Looks like the vacation is prematurely over. Been recalled from Columbia, but although I haven't uncovered all its secrets, I have completed the main tour.
While the place is quite lovely, I'm not here for the scenery. Because of what I owe on the surface, I'm up here to abduct the one thing these Columbians hold dear, their "Lamb". Upon delivery to my mysterious employers, they will "wipe away the debt".
Yes, I'm a bad person, and I know it. My presence here will disrupt the peace of this miraculous floating city and make the inhabitants very upset with me. But I never imagined that my actions would spark off a civil war, and at the same time uncover the horrifying plans Father Comstock has for the world below. The Lamb I came to take is the key.
Although I don't have much justification for my actions, it makes me feel better that the privileged Columbians are white supremacists who keep black slaves and exploit Chinese labourers and craftsmen. It doesn't help that the freedom movement (a.k.a. Vox Populi) is intent on wiping out their previous masters, so it doesn't look like I'm on anybody's side in this war. I just want to get off this cloud city with my prize and shoot everyone who tries to stop me. Simple enough.
Elizabeth also revives me when I die in combat. I doubt she has a divine resurrection power. It's more like she reaches into another reality in which I haven't died yet and pulls that me into her current reality. To me it's like coming back to life, but in fact I'm just being replaced by another me. Head-scratching stuff.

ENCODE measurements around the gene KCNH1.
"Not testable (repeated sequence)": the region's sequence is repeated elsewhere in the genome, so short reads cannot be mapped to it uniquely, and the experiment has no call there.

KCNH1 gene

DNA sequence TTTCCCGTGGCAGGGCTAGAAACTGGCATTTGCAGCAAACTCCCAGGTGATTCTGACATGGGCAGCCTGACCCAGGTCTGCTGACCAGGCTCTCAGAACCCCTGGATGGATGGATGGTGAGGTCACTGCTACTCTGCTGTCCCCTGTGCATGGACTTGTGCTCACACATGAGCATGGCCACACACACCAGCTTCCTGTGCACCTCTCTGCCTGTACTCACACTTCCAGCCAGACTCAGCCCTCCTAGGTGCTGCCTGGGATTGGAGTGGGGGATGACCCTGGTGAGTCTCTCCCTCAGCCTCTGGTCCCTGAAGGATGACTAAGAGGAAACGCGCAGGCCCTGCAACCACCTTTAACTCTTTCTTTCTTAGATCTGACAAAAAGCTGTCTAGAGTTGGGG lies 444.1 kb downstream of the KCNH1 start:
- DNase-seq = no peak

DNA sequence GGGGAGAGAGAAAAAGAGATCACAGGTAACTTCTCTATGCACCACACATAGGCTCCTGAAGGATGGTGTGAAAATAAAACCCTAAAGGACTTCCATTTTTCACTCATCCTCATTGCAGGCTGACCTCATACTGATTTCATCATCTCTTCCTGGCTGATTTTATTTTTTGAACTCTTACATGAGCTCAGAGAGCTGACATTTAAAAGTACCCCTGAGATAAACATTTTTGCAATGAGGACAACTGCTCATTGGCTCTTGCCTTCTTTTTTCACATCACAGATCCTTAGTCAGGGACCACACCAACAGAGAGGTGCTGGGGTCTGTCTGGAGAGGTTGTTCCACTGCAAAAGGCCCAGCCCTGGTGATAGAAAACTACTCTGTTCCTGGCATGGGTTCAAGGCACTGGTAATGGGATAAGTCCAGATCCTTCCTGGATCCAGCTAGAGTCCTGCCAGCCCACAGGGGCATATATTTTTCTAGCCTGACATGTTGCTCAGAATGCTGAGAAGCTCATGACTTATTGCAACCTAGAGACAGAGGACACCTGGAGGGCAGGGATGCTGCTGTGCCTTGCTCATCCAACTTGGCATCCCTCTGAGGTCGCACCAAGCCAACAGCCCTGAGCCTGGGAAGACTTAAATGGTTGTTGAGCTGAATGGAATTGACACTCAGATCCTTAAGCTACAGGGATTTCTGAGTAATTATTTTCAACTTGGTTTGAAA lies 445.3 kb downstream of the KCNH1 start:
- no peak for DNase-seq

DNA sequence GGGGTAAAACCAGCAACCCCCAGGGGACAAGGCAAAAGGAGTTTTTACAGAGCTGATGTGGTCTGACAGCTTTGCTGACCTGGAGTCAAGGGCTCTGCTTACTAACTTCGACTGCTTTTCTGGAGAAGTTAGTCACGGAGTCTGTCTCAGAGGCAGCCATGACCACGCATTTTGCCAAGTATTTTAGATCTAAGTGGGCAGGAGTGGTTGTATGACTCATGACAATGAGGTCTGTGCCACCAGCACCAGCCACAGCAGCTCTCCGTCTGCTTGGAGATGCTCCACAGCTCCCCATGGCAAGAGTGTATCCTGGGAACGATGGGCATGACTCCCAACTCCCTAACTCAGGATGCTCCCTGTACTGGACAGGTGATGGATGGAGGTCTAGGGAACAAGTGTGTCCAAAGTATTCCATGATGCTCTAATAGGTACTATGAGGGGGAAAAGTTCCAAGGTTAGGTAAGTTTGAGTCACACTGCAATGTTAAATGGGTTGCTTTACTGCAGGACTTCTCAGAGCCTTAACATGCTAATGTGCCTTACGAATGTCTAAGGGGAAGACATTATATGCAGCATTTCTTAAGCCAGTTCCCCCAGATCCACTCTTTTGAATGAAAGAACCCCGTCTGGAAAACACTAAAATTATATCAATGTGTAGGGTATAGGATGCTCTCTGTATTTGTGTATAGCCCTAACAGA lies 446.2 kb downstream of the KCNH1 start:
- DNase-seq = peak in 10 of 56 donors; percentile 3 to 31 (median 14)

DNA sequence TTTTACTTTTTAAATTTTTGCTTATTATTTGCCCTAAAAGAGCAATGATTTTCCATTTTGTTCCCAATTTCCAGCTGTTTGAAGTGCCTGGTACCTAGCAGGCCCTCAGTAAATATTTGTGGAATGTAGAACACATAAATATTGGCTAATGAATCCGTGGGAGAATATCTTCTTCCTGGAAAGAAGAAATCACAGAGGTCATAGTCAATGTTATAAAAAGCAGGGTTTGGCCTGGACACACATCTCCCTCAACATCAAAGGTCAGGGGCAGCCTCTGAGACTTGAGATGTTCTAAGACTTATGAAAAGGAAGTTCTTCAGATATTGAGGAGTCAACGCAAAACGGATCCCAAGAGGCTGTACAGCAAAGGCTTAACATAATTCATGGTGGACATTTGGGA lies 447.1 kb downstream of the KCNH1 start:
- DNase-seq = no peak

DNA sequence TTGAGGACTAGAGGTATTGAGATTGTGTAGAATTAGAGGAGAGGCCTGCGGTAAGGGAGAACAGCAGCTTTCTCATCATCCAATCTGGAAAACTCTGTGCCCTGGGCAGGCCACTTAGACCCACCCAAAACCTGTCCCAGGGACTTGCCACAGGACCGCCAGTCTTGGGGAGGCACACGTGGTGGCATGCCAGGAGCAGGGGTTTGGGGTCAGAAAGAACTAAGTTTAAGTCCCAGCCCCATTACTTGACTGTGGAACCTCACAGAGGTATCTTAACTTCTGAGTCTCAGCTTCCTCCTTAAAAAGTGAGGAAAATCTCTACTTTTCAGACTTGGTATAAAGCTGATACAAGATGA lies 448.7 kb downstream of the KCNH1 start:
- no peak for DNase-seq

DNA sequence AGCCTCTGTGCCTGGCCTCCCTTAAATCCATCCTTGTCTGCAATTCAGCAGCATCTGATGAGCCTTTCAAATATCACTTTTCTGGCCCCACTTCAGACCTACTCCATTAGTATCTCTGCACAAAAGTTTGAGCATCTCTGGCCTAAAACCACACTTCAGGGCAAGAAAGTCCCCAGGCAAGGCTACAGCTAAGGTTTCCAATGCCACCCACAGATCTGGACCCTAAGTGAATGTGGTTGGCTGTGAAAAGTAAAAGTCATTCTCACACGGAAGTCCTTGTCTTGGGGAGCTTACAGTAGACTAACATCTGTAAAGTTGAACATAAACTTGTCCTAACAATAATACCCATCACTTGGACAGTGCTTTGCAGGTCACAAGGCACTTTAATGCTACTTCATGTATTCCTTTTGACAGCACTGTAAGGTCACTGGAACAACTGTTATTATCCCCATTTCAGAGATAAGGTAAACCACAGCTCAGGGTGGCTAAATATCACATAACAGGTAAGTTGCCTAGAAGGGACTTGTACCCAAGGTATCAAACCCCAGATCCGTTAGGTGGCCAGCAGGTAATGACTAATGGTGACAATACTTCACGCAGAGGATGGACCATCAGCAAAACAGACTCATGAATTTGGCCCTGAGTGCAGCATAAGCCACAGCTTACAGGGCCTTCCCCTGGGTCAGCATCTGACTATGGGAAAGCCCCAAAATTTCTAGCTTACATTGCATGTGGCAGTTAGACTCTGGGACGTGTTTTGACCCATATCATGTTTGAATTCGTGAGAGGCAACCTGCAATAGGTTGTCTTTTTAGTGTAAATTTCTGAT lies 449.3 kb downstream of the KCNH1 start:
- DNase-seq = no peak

While we're running and gunning to find an airship to take us back to the surface, I'm constantly discovering new information about the origins of the city and further details about my mission. These little clues seem almost trivial at first, but eventually they amount to a mind-blowing (or is that boggling?) truth, so intricately woven I'm still struggling to wrap my mind around all the facets and implications of it today.
Bioshock: Infinite is a first-person survival horror (though perhaps not as creepily horrific as Bioshock 2) shooter that has thrilling gameplay with strategic elements and a powerfully gripping, well-paced storyline you just have to see through to the end. Fortunately, it's not an epic that takes too long to play through -- just a couple of days if you must look everywhere for everything (and even then, I haven't found everything yet) and a few in-game surprises that are really cool. Even the post-game credits shows off a making-of clip if you are patient enough to get to plus an end-credit scene that adds a bit of closure... we hope.